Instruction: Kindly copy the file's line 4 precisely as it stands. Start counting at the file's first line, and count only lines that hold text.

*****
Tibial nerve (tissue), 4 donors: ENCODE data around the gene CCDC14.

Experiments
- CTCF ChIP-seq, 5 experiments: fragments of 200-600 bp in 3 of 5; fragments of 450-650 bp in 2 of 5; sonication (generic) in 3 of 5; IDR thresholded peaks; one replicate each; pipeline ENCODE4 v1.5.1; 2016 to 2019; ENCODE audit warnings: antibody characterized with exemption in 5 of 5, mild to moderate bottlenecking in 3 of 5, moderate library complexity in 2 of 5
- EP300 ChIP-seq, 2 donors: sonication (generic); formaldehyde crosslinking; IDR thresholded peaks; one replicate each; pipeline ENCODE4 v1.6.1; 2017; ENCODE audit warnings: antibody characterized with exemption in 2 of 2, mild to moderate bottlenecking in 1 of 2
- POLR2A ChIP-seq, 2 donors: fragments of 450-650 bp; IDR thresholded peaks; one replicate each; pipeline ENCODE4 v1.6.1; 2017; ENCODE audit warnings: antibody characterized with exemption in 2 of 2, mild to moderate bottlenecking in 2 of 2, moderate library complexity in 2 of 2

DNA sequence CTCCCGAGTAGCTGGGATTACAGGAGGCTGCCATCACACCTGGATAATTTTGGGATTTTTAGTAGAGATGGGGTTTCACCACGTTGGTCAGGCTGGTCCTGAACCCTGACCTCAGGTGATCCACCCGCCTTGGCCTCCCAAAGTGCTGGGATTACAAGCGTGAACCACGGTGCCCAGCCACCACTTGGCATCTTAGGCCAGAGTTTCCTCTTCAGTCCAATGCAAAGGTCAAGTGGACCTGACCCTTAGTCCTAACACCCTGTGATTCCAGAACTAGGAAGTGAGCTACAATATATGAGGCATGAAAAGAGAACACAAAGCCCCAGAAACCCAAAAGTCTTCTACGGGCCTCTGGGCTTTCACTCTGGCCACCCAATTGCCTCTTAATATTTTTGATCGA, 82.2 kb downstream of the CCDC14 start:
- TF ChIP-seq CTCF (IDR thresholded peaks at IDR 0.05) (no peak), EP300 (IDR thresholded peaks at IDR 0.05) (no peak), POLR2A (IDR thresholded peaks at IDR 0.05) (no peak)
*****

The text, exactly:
- EP300 ChIP-seq, 2 donors: sonication (generic); formaldehyde crosslinking; IDR thresholded peaks; one replicate each; pipeline ENCODE4 v1.6.1; 2017; ENCODE audit warnings: antibody characterized with exemption in 2 of 2, mild to moderate bottlenecking in 1 of 2